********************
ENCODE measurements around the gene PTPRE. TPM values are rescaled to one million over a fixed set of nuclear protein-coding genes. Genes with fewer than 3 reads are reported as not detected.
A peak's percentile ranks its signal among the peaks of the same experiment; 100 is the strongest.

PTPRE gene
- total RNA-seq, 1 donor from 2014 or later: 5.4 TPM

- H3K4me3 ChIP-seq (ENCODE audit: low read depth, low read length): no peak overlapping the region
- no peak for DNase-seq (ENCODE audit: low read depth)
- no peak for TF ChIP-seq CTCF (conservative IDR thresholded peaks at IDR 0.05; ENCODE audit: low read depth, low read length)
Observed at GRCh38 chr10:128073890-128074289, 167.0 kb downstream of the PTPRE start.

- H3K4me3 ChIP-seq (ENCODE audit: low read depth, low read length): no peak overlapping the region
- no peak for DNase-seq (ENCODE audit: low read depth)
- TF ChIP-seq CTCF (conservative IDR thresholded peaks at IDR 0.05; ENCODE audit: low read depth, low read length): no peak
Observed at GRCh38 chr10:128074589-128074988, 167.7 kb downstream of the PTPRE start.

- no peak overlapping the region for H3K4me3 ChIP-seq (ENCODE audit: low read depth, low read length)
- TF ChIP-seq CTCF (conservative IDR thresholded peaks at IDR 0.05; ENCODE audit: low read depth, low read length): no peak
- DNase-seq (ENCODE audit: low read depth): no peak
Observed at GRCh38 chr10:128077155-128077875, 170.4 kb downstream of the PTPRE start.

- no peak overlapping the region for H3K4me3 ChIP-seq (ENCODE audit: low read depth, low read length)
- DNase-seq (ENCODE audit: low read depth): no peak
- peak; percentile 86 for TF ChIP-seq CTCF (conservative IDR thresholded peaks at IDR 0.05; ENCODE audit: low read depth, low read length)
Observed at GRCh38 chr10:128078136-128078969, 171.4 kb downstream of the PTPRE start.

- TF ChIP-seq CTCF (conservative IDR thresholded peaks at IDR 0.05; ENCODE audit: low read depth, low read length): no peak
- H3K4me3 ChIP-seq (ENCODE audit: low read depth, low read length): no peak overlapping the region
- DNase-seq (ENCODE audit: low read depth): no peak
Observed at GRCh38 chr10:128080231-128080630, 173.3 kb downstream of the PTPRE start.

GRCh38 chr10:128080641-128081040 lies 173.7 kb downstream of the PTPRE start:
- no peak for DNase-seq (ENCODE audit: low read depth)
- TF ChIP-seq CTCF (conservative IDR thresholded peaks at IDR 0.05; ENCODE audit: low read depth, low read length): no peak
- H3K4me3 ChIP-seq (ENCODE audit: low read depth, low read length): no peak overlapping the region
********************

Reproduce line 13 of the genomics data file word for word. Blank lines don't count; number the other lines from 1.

- no peak overlapping the region for H3K4me3 ChIP-seq (ENCODE audit: low read depth, low read length)